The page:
The Ticketsellers recently interviewed Louis Eliot, our Creative Director and head music programmer, and it was too good not to share. Hear how the festival came about, what goes on behind the scenes and what Louis would be doing if he wasn’t putting on festivals. We love this.
So Louis, Port Eliot has been going since 2003, can you give us a quick intro about your event? How did it start and what has changed?
Well, it started out like a little garden party with a couple of stages. Skip forward a few years and we have world renowned music acts, comedians, celebrated chefs, authors, artists, iconic fashion designers and workshops in everything from parkour to wild cocktail making! We also have a honky-tonk saloon bar, a nightclub in a hedge and loads more. But our ethos has always remained the same. We want people to come and have a wonderful time in beautiful surroundings.
So when did you start putting on events?
My other job is musician, so I’ve put on gigs of one sort or another since I was a teenager.
Was there anything in particular that made you decide to start organising festivals?
Well, my dad hosted an event called the Elephant Fayre, which was a free spirited arts festival that ran until 1986. I loved growing up around that. It wasn’t just the festival but the fun and excitement of the build up to it as well.
Where does the name Port Eliot come from?
It’s the name of our family home, which is also where the festival happens.
Other than Port Eliot, what is your favourite festival?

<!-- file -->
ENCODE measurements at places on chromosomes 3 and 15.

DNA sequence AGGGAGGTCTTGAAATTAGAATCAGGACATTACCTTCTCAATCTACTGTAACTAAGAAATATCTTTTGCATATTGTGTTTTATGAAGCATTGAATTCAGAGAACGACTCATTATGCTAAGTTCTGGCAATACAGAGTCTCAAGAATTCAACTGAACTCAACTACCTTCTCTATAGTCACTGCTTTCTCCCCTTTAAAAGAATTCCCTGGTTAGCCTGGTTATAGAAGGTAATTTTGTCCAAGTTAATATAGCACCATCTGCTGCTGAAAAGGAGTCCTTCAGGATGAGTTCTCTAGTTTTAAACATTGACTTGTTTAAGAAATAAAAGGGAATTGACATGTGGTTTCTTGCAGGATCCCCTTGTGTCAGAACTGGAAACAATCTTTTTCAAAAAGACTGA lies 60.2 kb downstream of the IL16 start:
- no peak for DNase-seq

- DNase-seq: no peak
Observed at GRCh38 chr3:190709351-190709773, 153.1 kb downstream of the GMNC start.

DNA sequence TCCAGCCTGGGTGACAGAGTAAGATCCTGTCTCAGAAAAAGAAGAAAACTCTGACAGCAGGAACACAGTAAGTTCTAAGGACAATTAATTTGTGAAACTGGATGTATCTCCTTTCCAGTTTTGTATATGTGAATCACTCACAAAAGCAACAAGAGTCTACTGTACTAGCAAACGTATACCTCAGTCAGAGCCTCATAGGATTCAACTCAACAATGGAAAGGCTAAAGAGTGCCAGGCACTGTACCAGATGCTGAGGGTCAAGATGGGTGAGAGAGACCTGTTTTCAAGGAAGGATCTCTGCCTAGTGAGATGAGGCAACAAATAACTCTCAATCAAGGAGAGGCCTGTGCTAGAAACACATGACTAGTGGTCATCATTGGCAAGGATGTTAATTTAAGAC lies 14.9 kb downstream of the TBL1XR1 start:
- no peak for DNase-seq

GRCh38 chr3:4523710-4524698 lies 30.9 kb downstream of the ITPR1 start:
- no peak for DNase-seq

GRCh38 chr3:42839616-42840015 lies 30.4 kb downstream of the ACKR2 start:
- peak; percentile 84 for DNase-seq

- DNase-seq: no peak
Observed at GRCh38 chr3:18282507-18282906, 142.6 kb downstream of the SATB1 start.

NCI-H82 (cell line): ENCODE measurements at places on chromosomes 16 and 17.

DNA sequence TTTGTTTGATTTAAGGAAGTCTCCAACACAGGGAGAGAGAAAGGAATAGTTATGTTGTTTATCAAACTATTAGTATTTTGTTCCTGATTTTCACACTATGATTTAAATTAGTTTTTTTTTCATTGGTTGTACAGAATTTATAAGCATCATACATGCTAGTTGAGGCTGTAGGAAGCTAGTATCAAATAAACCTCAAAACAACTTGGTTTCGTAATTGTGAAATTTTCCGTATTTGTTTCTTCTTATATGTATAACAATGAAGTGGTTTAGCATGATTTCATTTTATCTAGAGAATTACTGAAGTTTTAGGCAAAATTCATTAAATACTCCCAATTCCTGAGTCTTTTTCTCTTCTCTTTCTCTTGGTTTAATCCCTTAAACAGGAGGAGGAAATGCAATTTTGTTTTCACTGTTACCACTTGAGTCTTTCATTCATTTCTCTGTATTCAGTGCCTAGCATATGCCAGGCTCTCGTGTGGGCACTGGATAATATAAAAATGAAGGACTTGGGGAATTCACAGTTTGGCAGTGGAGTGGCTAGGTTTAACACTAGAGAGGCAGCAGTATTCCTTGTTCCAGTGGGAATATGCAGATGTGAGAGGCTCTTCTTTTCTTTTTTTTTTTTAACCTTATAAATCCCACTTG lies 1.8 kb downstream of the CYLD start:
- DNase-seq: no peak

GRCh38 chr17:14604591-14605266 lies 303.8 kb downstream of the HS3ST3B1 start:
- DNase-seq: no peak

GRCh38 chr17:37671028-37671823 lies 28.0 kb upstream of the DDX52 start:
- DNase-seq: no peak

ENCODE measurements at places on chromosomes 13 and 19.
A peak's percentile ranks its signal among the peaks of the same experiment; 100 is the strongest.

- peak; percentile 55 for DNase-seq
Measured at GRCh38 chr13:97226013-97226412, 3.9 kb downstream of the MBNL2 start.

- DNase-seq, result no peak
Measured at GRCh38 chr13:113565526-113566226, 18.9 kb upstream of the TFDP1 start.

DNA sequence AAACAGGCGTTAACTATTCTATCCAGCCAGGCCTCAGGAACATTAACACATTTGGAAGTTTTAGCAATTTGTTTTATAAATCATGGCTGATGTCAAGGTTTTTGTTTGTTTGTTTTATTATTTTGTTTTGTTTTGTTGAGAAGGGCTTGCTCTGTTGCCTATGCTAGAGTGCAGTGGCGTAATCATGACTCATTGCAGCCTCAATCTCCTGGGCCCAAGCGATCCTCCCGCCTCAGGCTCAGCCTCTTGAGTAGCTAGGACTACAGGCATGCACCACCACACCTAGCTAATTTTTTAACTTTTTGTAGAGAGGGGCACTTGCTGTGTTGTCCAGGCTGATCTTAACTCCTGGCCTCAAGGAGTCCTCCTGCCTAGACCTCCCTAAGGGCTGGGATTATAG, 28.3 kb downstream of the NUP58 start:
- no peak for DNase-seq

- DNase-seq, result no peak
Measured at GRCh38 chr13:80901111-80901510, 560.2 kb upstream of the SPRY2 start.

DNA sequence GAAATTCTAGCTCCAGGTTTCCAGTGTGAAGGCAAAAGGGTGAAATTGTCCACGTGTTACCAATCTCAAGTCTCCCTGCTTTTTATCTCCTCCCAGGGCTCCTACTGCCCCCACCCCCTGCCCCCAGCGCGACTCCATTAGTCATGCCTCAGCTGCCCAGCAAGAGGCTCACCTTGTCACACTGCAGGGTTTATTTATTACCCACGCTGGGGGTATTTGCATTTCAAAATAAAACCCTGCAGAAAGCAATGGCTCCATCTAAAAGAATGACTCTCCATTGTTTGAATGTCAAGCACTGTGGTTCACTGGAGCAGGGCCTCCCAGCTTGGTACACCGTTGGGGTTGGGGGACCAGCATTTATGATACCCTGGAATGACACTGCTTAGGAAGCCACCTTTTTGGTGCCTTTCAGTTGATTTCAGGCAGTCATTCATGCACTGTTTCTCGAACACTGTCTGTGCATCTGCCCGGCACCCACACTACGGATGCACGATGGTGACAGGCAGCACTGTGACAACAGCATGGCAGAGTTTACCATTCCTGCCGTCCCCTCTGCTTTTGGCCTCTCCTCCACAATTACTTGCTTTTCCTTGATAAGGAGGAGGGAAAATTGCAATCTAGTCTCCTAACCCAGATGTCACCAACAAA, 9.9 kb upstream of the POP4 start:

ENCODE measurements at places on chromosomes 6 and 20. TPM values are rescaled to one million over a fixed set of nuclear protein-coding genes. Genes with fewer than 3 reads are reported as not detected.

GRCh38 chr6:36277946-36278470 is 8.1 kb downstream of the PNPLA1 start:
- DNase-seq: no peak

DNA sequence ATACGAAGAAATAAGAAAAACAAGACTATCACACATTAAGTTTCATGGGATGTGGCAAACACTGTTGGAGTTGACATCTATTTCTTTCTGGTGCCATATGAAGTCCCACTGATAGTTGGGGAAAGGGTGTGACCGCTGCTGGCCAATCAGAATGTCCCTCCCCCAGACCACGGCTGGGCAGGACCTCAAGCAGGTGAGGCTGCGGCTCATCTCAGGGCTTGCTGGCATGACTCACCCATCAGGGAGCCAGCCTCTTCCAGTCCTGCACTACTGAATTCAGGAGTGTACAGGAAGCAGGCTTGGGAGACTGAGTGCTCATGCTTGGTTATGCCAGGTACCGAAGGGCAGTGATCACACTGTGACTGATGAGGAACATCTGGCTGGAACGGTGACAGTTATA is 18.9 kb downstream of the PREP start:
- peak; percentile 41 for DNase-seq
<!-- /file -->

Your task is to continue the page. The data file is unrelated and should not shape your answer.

Glastonbury, it’s still brilliant!
What was your first ever festival experience?
It was a little festival called Polgooth Fayre..in 1977 or 78. A beautiful, higgledy-piggledy festival in Cornwall, thrown together by some enthusiastic hippies. It was a million miles from most events today, and for a 10 year old it was a magical new world of fun and freedom.
Are there any other events that inspire you?
In my other job, I play guitar for Grace Jones so I get to see lots of festivals around the world and I’m always on the lookout for ideas. Scandinavian festivals in particular are inspiringly clean! Vivid Sydney (the world’s largest festival of light an music) has amazing large scale light projections. Another favourite was the virtual reality installation ‘Ocean of Air’ at the Saatchi Gallery. Other events that inspire me could be just a brilliant little pop up restaurant or a great gig in a tiny club, or even a bit of street theatre.
If you could have anyone past or present, headline your event who would you choose ?
Have you ever had any crazy requests from artists?
Evan Dando of the Lemonheads didn’t go to bed for two days, and then asked if he could help the W.I. take their cake stall down. He did, and did a brilliant job!
If you weren’t putting on festivals, what would you be doing?
I studied graphics but I like the idea of designing chairs.
What’s your number 1 tip for surviving your festival?
Port Eliot’s a really comfortable festival. It’s easy to survive!
What are your 3 must have festival promoter essentials?
A brilliant team, some nerve and a cold Coca Cola on Monday morning.
What’s the best bit of tech you use at your event?
We think of ourselves as quite an analogue festival. But there’s an enormous round room in the house, designed by Sir John Soane in 1804 and painted with a 360′ mural. In it we’ve put an Augmented Reality installation that brings the characters in the painting to life with spatialised audio and 3D visuals.
What makes your event stand out from all the rest?
It’s got to be the beautiful gardens, the river, the hexagonal maze, the church, and the Romanesque viaduct. The house is the oldest continually inhabited building in the country and we love to welcome people in. It’s a world of its own and there’s loads of room to roam.
Where would we find you on the last night of your festival?
At either The Boogie Round or the Black Cow Saloon, keeping the party alive all night long. I’ll be seeing the dawn in at one of them.
Finally – Do you ever get used to portable loos?
Absolutely! We’re very proud of our new compost loos, they’re odour free and regularly cleaned. You can also get a Loowatt pass; for ultimate hygiene, you get comfort with styling facilities thrown in… There’s nothing to be afraid of!